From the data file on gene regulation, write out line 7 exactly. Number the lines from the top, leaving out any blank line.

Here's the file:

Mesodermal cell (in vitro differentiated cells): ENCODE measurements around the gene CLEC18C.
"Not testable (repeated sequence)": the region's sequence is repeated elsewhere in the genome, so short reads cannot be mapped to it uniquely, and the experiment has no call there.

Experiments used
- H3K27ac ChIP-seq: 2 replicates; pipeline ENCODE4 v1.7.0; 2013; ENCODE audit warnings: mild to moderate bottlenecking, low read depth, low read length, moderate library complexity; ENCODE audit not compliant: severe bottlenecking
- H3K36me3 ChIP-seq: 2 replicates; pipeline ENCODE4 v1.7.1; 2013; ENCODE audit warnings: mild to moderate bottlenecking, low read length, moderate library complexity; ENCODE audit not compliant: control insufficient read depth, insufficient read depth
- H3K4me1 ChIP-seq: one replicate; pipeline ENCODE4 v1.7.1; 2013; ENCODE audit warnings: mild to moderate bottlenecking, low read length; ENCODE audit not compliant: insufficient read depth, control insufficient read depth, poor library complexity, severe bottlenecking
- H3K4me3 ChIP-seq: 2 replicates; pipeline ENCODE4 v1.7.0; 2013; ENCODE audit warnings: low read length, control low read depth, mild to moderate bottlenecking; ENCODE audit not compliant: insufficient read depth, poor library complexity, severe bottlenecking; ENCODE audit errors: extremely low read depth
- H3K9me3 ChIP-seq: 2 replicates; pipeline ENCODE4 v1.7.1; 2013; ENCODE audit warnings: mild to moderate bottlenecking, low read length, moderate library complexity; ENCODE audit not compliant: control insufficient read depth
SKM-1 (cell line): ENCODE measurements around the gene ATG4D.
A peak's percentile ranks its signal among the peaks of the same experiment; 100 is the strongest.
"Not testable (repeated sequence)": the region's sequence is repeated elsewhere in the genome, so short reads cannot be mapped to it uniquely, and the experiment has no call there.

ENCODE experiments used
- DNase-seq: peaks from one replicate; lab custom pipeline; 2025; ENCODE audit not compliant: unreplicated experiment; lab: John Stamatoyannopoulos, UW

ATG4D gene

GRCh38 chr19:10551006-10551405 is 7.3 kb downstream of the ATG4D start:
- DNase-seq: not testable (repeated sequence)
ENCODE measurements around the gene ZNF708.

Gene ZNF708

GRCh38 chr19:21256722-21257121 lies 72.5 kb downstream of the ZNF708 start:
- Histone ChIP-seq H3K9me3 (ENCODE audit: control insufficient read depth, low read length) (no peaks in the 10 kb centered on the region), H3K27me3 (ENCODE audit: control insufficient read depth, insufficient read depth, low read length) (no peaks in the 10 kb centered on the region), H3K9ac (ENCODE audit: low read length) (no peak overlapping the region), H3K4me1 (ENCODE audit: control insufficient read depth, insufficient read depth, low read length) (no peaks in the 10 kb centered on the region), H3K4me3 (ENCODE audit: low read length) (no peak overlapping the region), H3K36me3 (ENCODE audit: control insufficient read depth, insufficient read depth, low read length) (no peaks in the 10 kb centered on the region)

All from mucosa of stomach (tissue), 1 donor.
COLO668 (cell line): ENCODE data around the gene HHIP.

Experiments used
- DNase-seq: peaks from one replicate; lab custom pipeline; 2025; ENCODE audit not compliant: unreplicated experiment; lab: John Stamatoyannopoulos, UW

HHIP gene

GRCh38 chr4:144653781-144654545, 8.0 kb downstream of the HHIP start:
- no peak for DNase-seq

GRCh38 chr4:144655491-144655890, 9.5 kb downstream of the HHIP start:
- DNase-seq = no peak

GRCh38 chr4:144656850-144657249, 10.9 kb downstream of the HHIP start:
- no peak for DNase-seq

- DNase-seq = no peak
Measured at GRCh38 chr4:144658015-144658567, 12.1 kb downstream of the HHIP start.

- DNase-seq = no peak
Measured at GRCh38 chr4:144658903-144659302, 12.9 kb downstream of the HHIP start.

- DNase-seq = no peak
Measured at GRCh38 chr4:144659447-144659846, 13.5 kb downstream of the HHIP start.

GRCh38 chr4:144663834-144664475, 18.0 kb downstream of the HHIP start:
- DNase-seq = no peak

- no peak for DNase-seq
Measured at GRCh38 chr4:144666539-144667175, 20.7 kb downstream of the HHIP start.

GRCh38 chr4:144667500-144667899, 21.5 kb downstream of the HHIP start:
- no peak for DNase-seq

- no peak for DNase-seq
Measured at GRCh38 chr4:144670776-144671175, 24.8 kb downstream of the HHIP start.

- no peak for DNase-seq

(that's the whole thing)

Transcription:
- H3K4me3 ChIP-seq: 2 replicates; pipeline ENCODE4 v1.7.0; 2013; ENCODE audit warnings: low read length, control low read depth, mild to moderate bottlenecking; ENCODE audit not compliant: insufficient read depth, poor library complexity, severe bottlenecking; ENCODE audit errors: extremely low read depth